2 medium-sized yellow onions, about 6-ounces each, finely diced (about 2 cups)
1 seasoning packet from 1 box of G.Washington's Rich Brown Seasoning and Broth Mix (1/2 teaspoon salt may be substituted) (Note: This WWII-era dehydrated spice mixture was created by Paul J. Campbell in 1937 to replace instant broth/bouillon. It was a well-known family secret of my grandmother's and I keep it on-hand in my pantry so I can duplicate her recipes without fail. It's readily available to me at my local grocery store and on-line as well.)
2 large eggs, beaten
2 10 1/4-ounce cans Campbell's tomato soup (3 cans if you like your broth extra-tomato-y)
2 1/2 quarts water (10 cups)
2 additional teaspoons salt + 1 teaspoon additional coarsely-ground black pepper
~Step 1. Mixing the meat. Place the ground beef in a large bowl. Sprinkle the salt and pepper evenly over the top. Using a large spoon or your hands, mix to combine. Measure and sprinkle the rice over the top, then, give that a thorough mix too. Finely dice the onion, add it along with the G.Washinton's seasoning packet and mix again. In a small bowl, using a fork, beat the eggs, add them, and, you guessed it, give the whole thing one last very thorough mix. Easy enough so far?
~ Step 2. Forming the meatballs. Between the palms of your hands, form the meat mixture into 3 1/2 dozen meatballs, approximately 1 1/2-ounces each, placing them on a large plate as you work. Note: In my kitchen, I use a kitchen scale which makes it really easy to insure the meatballs are all the same size. My mom uses a round tablespoon.
~Step 3. Cabbage prep. Remove a few soft, leafy outer leaves from the head of cabbage and layer them in the bottom of an 8-quart stockpot. Cut the head in half, remove the hard core section and coarsely chop the two halves.
~Step 4. Everybody into the pot. Arrange half the meatballs on top of cabbage in the bottom of the pot. Top meatballs with half the chopped cabbage. Arrange the remaining half of the meatballs on top of the chopped cabbage and, top the meatballs with the remaining half of the cabbage. Add the tomato soup, water, salt and pepper. Cover the pot and bring to a steady simmer/almost boil over medium-high heat. Remove the lid and, using a large spoon, gently push down on any cabbage floating on the top. Cover the pot, adjust heat to a gentle simmer and continue to cook for 1 1/2 hours.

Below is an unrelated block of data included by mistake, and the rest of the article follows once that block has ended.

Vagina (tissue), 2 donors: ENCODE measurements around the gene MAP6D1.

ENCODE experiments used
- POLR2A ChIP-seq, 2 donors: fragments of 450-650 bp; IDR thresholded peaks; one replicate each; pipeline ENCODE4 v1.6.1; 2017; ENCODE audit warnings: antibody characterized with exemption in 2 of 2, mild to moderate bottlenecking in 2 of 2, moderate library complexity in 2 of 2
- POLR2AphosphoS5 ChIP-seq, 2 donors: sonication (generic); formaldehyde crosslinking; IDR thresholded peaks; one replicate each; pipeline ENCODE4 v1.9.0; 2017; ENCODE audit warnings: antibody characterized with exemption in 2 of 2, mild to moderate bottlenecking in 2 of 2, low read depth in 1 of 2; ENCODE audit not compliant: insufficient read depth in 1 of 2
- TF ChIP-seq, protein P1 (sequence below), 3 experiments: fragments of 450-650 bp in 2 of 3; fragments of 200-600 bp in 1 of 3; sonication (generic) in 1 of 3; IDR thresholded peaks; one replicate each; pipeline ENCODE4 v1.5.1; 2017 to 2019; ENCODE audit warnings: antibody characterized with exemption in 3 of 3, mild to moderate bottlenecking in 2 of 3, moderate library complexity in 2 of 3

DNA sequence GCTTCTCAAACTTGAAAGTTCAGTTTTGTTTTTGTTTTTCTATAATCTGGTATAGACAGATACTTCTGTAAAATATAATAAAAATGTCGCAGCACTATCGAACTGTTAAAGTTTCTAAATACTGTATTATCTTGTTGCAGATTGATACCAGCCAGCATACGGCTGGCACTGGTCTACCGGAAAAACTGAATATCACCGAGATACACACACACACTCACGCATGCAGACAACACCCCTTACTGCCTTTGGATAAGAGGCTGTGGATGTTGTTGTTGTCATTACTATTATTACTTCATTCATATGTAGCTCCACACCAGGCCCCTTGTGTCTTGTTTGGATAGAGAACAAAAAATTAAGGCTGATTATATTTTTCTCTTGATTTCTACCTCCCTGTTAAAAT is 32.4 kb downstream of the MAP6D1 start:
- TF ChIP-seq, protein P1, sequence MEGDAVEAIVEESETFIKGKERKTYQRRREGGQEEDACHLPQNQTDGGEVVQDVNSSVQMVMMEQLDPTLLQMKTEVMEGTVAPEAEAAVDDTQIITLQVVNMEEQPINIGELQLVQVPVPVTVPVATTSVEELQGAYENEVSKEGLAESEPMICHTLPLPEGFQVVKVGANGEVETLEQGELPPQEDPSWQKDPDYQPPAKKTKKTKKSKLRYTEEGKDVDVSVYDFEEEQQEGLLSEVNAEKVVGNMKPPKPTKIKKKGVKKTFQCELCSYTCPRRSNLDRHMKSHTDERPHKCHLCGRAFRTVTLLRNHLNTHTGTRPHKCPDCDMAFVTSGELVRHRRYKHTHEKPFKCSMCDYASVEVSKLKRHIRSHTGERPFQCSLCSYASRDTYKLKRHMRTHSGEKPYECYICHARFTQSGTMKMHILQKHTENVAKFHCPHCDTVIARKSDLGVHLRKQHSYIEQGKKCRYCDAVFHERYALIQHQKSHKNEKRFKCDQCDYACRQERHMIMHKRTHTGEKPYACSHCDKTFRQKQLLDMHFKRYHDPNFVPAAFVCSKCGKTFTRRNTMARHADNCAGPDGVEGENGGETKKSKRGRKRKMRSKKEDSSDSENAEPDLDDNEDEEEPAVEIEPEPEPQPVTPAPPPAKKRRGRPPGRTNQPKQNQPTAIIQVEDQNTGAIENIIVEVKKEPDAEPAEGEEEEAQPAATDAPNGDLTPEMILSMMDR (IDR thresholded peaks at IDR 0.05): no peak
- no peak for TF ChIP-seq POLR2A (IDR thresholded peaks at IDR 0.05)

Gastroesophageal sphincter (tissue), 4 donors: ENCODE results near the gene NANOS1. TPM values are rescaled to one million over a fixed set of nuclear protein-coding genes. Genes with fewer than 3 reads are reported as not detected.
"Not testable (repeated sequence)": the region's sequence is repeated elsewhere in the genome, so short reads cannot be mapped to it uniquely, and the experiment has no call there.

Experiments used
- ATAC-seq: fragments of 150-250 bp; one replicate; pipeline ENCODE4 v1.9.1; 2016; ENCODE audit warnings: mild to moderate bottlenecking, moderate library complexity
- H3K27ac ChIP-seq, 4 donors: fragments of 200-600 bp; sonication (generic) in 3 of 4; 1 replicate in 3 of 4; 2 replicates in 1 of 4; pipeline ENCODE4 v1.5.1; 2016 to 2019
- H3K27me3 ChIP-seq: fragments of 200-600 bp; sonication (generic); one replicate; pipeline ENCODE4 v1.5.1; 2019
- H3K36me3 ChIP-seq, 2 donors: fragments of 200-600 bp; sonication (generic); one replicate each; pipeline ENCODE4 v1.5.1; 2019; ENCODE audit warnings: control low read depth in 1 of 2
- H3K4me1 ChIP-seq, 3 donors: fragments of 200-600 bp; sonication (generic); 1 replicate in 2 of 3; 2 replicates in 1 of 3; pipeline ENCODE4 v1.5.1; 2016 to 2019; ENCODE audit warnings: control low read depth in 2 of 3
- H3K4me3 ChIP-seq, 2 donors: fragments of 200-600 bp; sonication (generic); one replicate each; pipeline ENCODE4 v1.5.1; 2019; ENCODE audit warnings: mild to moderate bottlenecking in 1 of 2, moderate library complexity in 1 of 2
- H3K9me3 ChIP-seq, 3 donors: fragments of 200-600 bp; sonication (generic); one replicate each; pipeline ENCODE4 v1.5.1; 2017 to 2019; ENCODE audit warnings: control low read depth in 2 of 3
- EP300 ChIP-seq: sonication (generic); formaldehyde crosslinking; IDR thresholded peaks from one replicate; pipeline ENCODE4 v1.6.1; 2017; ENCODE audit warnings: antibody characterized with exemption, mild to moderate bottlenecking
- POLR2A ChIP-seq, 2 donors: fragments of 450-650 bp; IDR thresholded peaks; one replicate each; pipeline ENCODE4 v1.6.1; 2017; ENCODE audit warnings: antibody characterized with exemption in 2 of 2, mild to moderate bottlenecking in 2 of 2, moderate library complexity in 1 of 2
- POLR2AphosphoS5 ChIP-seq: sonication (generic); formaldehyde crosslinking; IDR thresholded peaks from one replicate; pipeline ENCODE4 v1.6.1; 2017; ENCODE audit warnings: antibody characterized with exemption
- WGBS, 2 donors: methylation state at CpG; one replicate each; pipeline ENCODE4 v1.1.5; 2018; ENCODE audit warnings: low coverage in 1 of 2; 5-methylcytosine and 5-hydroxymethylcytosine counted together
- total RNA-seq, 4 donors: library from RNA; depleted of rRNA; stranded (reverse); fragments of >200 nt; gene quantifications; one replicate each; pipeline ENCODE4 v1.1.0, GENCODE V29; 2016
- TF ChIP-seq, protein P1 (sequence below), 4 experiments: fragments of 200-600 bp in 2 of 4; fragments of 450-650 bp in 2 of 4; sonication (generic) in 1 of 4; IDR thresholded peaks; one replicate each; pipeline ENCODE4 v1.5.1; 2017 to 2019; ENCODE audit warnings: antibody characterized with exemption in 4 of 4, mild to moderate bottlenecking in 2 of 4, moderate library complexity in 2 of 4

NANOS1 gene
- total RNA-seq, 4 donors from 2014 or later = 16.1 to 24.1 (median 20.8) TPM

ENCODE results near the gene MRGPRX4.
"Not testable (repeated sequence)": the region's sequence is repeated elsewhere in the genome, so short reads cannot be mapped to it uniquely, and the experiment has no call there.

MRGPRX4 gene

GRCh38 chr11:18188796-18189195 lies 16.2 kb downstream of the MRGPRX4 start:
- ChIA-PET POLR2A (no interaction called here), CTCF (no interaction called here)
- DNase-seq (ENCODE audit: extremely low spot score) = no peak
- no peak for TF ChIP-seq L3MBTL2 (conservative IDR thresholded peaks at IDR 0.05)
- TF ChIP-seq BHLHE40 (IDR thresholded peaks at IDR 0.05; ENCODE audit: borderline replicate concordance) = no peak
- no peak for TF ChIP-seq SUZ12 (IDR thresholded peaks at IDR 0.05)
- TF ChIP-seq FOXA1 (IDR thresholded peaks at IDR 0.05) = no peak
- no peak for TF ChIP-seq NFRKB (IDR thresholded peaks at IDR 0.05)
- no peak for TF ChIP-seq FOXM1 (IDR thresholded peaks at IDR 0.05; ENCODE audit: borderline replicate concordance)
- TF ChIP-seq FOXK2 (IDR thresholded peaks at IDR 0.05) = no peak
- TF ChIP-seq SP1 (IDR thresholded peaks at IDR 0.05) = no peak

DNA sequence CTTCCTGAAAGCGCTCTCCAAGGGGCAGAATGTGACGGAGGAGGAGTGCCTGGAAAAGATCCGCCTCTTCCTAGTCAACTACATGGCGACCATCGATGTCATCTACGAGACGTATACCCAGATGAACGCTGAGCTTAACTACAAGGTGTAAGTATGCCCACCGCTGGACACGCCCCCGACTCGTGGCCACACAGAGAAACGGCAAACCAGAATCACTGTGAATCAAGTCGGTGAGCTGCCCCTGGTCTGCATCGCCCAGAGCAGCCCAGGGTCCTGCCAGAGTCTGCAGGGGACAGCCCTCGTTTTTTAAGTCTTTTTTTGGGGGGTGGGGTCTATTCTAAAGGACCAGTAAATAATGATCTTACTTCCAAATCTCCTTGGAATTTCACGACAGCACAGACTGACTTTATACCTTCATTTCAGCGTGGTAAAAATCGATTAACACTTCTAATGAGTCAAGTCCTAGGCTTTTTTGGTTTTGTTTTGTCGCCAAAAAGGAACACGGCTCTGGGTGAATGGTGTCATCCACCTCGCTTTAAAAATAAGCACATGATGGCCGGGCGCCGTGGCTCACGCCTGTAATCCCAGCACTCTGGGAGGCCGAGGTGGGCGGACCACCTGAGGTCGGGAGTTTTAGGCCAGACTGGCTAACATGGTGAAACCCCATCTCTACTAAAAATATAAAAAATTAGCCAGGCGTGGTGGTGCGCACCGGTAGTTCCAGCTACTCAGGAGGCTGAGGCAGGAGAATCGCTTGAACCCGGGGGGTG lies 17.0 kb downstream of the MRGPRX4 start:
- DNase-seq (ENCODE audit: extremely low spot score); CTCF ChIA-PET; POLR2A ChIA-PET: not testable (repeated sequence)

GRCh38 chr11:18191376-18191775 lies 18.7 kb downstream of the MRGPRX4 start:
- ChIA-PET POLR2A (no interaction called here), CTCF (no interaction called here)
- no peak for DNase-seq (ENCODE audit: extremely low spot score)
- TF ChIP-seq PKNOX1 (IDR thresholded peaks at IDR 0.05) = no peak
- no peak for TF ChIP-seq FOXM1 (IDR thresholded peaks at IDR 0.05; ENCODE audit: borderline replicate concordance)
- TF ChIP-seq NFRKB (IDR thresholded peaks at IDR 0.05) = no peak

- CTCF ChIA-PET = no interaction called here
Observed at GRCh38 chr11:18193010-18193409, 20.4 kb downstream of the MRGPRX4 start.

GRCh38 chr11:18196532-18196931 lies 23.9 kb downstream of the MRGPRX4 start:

Note: If you have the patience to wait, turn the heat off and allow your deconstructed stuffed cabbage rolls to "steep" in the brothy goodness for an hour prior to reheating a bit and serving.
My food world works in mysterious ways...
The ingredients list stays the same and so does the layering process. The only change I made was to use a 1 3/4" ice-cream scoop as a measure for the meat mixture instead of a soupspoon. The meatballs are bit smaller, each one weighs 1 1/4 ounces instead of 1 1/2 ounces, so, you get more, 44-50 (depending on whether you use 2 1/2 pounds of ground beef or 2 3/4 pounds of ground beef -- I used 2 3/4 pounds today and there are 24 on the first layer and 26 on the second layer. When everything is in a 6 1/2-quart crockpot, you'll use a bit less water, 8-9 cups rather than 10. Put the lid on and cook on high for 4 hours, then on low for 2 more hours.
Special Equipment List: cutting board; chef's knife; large spoon; fork; round tablespoon or kitchen scale; 8-quart stockpot w/lid or 6 1/2-quart crockpot
Cook's Note: If it is a tutorial on the traditional method for making stuffed cabbage, it's all in my post, ~ My Mother's Stuffed Cabbage Rolls (Holubki) ~, which can be found by clicking into Categories 3, 12, 17, 19 or 22.
"We are all in this food world together." ~ Melanie Preschutti
(Recipe, Commentary and Photos courtesy of Melanie's Kitchen/Copyright 2016)